Have you ever played a game without really knowing how to win? I play a wide range of board games, and one of the first things I look for is what the win conditions are, because that’s the best way to keep track of how you’re doing. There are some games where the actions that seem important turn out to only be the means to the end. I realize now that back when I began writing in earnest, I had no idea what the win condition was. I knew I wanted to “be published” and “be read,” but it seemed to me like that was something that was only going to happen once it happened. The only way I could get closer to that goal was to keep writing.
I wrote a lot. Books and books. And I revised a fair bit. Multiple drafts of multiple books. One thing I didn’t do very well was submit those books. I’d send one off to what felt (to me) like “a lot of places” (translation: about five to ten), and then when I got rejections, I’d give up on it and move on to the next book.
Writing seemed like the best win condition.
And it is. I mean, you’re never going to publish anything if you don’t write anything. But now that I’ve been doing this a bit longer, I’m realizing that writing is far from the only win condition–or at least far from the only important one. First off, anyone can write. In order to get published, you have to write well. That’s subjective, but it’s a significant point. And beyond that, you have to be able to revise well–unless you’re one of that rare breed who write excellent final first drafts. (I am not.)
Of course, it’s easier for me to tell how well I’m doing at that whole “writing and revising” thing these days. I have a crack team of agents whom I send my drafts to. They read them, and they tell me exactly what they think about them. Sometimes, it’s pretty bleak (see GET CUPID). Sometimes, it’s words of encouragement. But by bouncing it back and forth between them, I get a fair idea about how my books are going.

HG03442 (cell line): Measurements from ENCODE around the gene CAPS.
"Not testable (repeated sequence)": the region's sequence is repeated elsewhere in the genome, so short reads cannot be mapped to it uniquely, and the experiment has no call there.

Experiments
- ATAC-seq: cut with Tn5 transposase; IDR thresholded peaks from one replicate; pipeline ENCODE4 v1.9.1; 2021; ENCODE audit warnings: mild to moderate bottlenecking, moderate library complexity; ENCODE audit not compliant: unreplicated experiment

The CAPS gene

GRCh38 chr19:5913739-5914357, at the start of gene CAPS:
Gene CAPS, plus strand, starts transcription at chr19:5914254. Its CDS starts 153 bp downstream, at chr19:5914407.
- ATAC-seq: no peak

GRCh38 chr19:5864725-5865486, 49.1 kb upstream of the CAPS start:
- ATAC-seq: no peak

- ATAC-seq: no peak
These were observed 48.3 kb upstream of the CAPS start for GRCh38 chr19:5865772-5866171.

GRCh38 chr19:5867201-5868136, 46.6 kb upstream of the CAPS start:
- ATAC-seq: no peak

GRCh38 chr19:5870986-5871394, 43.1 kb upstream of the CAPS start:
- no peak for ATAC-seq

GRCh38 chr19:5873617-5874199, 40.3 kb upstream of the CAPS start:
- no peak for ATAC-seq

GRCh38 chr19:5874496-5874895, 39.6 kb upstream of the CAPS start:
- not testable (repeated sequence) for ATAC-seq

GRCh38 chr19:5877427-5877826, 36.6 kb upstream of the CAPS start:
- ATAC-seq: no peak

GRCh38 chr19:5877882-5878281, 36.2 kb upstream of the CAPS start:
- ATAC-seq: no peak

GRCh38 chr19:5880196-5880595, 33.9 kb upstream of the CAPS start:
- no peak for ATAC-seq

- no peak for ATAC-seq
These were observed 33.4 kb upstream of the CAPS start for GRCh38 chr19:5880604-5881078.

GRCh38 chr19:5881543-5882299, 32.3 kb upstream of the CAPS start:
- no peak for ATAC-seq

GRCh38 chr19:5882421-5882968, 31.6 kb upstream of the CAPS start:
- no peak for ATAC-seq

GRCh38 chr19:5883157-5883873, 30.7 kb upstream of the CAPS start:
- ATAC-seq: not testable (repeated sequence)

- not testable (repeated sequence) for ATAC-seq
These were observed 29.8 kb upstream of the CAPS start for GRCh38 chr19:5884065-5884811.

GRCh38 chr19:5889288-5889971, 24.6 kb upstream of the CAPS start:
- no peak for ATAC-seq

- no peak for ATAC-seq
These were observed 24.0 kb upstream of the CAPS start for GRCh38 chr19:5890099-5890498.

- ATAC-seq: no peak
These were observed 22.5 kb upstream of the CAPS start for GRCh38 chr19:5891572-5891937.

In the two years since VODNIK was published, I’ve only been able to get one manuscript to “submission” status: TARNHELM. That’s a statistic that’s troubled me the most by far. More than sales numbers, that’s for sure. I have absolutely no control over how my books do once they’re in the wild. Yes, I can blog and I can do school visits–so I suppose I have some control–but on a national level, my blogs and school visits aren’t going to amount to a whole lot. The books will do how they do.
But writing books? I’m the only person in control of that. And getting books to finished status? I’ve been failing.
That’s perhaps unduly harsh on myself. My goal is to get a book done and out on submission each year. VODNIK was finished in 2011. TARNHELM was done in 2012. GET CUPID was my book for 2013, and it just kind of meandered around and did nothing particularly well–that’s the one book that can be counted as a failure of mine for the moment. Thankfully, I feel like I’m back on track as of Friday, when THE MEMORY THIEF went out on submission, meaning I now have an official entry for 2014. Huzzah!
The “me five years ago” would probably be quite surprised that I feel like celebrating so much over simply having a book go out to editors–not even hearing anything back one way or another. But again, once it’s in the hands of editors, it means it’s out of my realm of control again. TARNHELM got some solid responses. Editors who really liked the book. Where it didn’t do well (or hasn’t yet, at least) was in convincing editors that enough other people would like the book to warrant them publishing it. (I feel like any book that can make a New York editor call it “one of the most engaging, fun reads I’ve had in ages” is a book that’s doing pretty well for itself–especially when it’s a strange duck to begin with.)
MEMORY THIEF is admittedly more mainstream. It’s a contemporary Middle Grade fantasy. No splintering of genres and audiences. It’s more accessible. Will that translate into an actual published book? Time will tell.
For now, I continue work on the GET CUPID prequel, where I’ve past the 25,000 mark now–which means I’m anywhere from a third to a quarter done. Hopefully it’ll work out well as my entry for 2015. One book a year is about all I have in me, what with all of the other projects and endeavors I’m involved in.
In any case, today I celebrate another milestone. And after that, I’m going to do my best to forget MEMORY THIEF exists and just focus on what I can do: write another great book.